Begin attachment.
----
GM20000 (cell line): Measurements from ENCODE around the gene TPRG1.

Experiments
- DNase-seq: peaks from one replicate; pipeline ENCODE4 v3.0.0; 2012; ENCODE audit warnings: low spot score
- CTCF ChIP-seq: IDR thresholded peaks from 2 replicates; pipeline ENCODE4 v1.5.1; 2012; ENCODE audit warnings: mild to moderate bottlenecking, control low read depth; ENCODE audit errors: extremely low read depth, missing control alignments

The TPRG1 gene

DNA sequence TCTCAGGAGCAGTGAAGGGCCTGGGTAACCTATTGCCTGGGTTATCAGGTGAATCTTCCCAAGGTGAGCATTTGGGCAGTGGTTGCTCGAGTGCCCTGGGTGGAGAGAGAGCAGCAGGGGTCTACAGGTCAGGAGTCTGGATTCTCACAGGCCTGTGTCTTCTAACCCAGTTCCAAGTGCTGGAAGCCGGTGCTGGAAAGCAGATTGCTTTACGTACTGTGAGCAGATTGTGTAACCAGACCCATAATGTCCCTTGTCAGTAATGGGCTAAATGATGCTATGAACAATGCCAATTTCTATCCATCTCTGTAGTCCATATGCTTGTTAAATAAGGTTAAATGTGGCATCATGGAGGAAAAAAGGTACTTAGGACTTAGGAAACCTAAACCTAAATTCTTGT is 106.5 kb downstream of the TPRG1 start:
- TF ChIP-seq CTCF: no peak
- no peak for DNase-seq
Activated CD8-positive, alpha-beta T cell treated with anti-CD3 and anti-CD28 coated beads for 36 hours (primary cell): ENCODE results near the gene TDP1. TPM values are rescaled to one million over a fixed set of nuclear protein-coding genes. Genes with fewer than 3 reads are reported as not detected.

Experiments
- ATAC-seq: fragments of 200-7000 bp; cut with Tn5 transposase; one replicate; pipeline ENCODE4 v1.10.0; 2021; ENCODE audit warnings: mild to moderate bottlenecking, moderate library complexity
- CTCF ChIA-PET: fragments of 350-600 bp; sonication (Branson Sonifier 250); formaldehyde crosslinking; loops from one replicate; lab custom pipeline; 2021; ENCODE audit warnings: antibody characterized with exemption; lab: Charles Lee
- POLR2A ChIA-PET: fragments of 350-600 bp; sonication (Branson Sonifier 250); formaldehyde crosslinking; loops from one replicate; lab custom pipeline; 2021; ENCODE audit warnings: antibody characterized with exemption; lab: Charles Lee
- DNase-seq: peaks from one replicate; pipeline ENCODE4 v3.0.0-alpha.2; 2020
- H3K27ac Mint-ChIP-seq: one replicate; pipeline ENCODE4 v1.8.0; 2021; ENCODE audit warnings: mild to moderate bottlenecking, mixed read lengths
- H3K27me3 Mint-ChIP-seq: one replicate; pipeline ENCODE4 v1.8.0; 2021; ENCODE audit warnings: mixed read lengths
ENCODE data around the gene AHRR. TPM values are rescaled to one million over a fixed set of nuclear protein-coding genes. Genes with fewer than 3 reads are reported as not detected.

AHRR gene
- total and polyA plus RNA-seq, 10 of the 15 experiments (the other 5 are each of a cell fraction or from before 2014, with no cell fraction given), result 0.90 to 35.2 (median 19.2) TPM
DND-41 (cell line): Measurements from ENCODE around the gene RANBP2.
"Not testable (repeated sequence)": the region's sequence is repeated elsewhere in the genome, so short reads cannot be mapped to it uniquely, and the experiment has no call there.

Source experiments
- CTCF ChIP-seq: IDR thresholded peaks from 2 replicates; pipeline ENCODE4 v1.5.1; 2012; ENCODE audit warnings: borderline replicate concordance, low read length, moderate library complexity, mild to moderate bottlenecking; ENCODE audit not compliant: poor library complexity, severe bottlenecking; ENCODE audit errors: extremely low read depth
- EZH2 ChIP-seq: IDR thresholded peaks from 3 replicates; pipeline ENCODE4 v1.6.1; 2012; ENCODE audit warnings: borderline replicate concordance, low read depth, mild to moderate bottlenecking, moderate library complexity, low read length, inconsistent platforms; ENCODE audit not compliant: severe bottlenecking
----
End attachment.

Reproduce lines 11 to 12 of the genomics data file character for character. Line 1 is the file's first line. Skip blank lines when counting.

- ATAC-seq: fragments of 200-7000 bp; cut with Tn5 transposase; one replicate; pipeline ENCODE4 v1.10.0; 2021; ENCODE audit warnings: mild to moderate bottlenecking, moderate library complexity
- CTCF ChIA-PET: fragments of 350-600 bp; sonication (Branson Sonifier 250); formaldehyde crosslinking; loops from one replicate; lab custom pipeline; 2021; ENCODE audit warnings: antibody characterized with exemption; lab: Charles Lee